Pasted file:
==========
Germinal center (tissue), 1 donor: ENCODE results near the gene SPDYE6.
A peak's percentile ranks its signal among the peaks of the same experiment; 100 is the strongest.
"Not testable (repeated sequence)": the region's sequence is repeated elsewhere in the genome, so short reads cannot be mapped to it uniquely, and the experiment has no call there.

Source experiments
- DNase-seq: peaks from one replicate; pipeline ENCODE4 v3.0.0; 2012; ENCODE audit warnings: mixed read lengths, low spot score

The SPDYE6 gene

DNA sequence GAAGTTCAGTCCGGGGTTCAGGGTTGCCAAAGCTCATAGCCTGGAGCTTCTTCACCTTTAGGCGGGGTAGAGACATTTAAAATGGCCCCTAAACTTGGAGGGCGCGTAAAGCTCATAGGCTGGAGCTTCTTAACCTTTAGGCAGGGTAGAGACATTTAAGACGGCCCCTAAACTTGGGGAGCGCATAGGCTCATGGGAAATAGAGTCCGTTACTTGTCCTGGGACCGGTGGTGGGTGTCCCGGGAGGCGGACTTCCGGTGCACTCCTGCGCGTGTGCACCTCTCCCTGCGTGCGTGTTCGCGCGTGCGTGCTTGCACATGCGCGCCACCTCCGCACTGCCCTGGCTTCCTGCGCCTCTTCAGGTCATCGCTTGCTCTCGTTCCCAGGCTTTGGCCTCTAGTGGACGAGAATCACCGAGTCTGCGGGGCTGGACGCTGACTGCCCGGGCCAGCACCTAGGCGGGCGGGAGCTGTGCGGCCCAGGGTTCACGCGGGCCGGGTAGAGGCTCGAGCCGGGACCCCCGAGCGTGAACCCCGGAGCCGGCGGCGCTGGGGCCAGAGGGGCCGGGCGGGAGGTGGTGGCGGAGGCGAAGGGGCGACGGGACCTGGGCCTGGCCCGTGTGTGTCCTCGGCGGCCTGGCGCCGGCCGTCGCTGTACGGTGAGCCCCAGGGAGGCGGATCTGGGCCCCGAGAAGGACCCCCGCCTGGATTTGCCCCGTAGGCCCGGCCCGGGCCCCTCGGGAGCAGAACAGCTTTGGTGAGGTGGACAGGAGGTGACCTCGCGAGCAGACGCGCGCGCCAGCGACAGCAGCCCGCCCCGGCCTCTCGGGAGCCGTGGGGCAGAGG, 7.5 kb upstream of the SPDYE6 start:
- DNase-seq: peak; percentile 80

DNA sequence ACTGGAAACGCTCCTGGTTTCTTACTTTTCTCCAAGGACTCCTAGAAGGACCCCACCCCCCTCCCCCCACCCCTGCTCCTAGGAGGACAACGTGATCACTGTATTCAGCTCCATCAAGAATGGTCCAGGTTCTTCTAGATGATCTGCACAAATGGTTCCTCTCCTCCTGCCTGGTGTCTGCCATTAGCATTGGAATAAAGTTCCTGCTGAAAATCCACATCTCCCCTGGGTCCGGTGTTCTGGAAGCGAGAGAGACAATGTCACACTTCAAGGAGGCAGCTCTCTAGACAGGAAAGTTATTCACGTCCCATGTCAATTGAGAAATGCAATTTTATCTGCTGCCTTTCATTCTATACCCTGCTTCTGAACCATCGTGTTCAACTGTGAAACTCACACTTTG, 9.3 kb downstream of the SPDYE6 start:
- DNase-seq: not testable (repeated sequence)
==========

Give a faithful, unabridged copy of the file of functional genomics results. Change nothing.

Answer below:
Germinal center (tissue), 1 donor: ENCODE results near the gene SPDYE6.
A peak's percentile ranks its signal among the peaks of the same experiment; 100 is the strongest.
"Not testable (repeated sequence)": the region's sequence is repeated elsewhere in the genome, so short reads cannot be mapped to it uniquely, and the experiment has no call there.

Source experiments
- DNase-seq: peaks from one replicate; pipeline ENCODE4 v3.0.0; 2012; ENCODE audit warnings: mixed read lengths, low spot score

The SPDYE6 gene

DNA sequence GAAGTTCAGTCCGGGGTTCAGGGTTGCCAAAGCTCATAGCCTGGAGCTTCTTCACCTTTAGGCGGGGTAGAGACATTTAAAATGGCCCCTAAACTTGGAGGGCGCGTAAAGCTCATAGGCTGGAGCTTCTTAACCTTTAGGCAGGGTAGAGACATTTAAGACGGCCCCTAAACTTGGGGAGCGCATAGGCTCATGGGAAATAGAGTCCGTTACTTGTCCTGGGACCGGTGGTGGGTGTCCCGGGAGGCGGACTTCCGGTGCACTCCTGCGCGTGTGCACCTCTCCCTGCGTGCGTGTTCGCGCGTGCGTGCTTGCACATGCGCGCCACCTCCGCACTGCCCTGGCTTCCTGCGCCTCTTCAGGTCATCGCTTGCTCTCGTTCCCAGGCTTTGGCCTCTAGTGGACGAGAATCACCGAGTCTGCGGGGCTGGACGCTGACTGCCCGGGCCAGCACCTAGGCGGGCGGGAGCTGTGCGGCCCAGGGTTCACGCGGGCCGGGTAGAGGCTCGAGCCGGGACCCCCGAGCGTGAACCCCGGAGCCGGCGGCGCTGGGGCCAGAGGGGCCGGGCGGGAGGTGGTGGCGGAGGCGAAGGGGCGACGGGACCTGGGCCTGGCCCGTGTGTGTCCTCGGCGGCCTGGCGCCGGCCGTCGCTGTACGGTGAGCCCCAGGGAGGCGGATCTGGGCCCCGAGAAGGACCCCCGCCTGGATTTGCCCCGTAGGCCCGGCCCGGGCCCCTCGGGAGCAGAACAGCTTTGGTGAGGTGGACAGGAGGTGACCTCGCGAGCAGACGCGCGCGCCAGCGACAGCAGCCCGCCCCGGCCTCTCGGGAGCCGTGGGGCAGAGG, 7.5 kb upstream of the SPDYE6 start:
- DNase-seq: peak; percentile 80

DNA sequence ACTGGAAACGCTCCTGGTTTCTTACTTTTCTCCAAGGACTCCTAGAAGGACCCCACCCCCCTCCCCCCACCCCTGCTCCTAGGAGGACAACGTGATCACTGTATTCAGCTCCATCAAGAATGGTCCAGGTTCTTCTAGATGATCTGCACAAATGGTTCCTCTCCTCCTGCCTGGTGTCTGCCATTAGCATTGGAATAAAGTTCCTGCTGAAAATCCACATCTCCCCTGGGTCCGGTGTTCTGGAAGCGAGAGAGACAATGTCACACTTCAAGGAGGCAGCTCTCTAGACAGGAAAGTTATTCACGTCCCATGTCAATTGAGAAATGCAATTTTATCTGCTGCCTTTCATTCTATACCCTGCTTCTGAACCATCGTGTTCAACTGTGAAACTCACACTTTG, 9.3 kb downstream of the SPDYE6 start:
- DNase-seq: not testable (repeated sequence)